Re: Fix order of -I and -L flags

Subject: Re: Fix order of -I and -L flags

Date: Mon, 20 Dec 2021 18:58:51 -0400

To: Tomi Ollila, Ryan Schmidt,


From: David Bremner

Tomi Ollila <> writes:

> On Fri, Dec 17 2021, David Bremner wrote:
>> Although I don't consider GNU standards normative for notmuch, there is
>> some value in doing things a standard way. In particular the way notmuch
>> uses {C,CPP,LD,CXX}FLAGS follows e.g. [1].
> Does it ?
> I initially thought CFLAGS should be first so that user can modify
> anything, but then I thought that CFLAGS should be last just so that
> the "project internal" includes are taken first. 

> "Put CFLAGS last in the compilation command, after other variables
>  containing compiler options, so the user can use CFLAGS to override the
>  others. "

That's a good point. I was thinking about CPPFLAGS, because of Ryan's
original question(s).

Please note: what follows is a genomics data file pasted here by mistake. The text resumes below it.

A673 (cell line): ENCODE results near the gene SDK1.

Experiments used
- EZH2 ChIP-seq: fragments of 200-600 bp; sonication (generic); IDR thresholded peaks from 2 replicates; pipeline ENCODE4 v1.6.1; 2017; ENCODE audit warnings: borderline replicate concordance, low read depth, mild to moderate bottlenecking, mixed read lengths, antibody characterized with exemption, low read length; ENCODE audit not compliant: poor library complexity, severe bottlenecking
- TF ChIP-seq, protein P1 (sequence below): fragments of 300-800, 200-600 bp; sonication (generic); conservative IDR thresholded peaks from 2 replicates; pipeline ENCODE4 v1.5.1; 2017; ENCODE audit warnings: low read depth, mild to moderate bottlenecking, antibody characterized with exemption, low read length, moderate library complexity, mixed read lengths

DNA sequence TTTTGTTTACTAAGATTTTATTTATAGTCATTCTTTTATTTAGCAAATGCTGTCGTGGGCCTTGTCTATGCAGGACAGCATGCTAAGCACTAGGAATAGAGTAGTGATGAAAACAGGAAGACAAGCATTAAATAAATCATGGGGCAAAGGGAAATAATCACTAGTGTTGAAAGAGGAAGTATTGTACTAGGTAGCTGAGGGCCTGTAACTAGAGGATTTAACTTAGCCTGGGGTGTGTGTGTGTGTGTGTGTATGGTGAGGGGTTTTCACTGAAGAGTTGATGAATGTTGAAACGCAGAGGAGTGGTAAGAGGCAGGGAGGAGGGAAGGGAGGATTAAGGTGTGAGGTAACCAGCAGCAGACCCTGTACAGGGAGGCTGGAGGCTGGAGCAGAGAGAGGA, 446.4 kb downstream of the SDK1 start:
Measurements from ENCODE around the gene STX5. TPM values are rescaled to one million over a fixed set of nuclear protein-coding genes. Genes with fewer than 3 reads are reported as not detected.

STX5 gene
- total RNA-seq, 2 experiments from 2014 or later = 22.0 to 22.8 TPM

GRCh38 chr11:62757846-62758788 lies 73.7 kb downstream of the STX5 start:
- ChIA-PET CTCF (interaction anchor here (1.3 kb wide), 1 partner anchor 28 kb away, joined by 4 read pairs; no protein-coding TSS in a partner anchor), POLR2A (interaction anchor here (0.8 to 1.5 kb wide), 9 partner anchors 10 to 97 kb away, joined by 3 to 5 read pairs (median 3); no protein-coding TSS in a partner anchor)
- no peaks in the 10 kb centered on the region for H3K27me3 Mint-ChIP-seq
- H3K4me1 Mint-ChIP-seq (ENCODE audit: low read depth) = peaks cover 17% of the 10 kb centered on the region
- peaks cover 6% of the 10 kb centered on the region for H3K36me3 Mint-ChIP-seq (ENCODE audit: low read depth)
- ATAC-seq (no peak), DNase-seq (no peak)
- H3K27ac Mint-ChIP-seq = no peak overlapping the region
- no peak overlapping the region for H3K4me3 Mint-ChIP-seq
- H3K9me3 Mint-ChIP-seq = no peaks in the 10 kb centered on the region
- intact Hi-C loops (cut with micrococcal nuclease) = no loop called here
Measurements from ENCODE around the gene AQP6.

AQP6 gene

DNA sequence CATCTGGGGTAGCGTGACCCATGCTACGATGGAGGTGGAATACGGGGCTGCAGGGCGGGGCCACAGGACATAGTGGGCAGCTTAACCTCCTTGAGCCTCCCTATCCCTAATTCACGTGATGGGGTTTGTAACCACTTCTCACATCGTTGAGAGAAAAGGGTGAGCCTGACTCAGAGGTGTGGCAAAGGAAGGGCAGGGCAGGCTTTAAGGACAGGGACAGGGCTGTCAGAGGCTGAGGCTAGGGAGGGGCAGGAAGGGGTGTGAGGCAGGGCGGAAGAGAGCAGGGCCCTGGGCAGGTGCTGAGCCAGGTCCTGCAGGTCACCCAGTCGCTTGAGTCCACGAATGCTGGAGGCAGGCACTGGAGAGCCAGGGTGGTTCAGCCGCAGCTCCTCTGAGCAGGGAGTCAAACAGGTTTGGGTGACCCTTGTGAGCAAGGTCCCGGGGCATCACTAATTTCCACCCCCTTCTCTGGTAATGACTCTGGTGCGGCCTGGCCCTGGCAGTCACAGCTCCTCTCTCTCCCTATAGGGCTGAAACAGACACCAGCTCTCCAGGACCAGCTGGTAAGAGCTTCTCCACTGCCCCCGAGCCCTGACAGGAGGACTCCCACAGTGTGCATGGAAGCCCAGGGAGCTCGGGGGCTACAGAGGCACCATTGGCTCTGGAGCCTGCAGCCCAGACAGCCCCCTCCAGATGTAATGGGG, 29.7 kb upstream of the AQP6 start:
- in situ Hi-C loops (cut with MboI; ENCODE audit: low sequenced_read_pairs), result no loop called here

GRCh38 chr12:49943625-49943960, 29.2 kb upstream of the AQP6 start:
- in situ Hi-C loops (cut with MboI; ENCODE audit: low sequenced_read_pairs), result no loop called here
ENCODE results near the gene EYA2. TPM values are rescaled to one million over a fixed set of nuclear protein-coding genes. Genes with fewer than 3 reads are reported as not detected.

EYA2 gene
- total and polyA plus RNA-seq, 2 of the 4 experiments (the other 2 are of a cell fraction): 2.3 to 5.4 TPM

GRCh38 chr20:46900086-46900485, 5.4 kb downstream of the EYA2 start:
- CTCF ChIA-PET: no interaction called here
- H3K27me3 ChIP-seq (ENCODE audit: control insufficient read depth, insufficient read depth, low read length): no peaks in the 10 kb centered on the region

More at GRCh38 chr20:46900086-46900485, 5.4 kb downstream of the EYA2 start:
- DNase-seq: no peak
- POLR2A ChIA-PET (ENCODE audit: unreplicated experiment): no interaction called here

> ^^ that would also say mean that the -I's and -L's given in ${CFLAGS}
> would be effective after the -I's and -L' configured...
>> I guess on the Linux / BSD side we expect the configure script to do the
>> heavy lifting so that manual setting of CPPFLAGS / LDFLAGS at build time
>> is not needed in general. So one question is why isn't this the case for
>> macports?
>> I think there is value in letting individual end-users use these
>> variables to override things (we just saw a case the other day where
>> that fixed someone's unique build problem). 
> What was the case ?


I have to admit I'm a bit fuzzy on how LDFLAGS work. I would imagine
that -L works left to right like -I, but I'm too lazy to check right

>> I'm open to ideas for how we can make things easier for macports without
>> taking away existing functionality for other users.
> Would putting CFLAGS last break someone's workflow? Did I understand 
> correctly what [1] mean for use of CFLAGS ?

I think you're right, but I think it won't help Ryan.

>> [1]:
> Tomi
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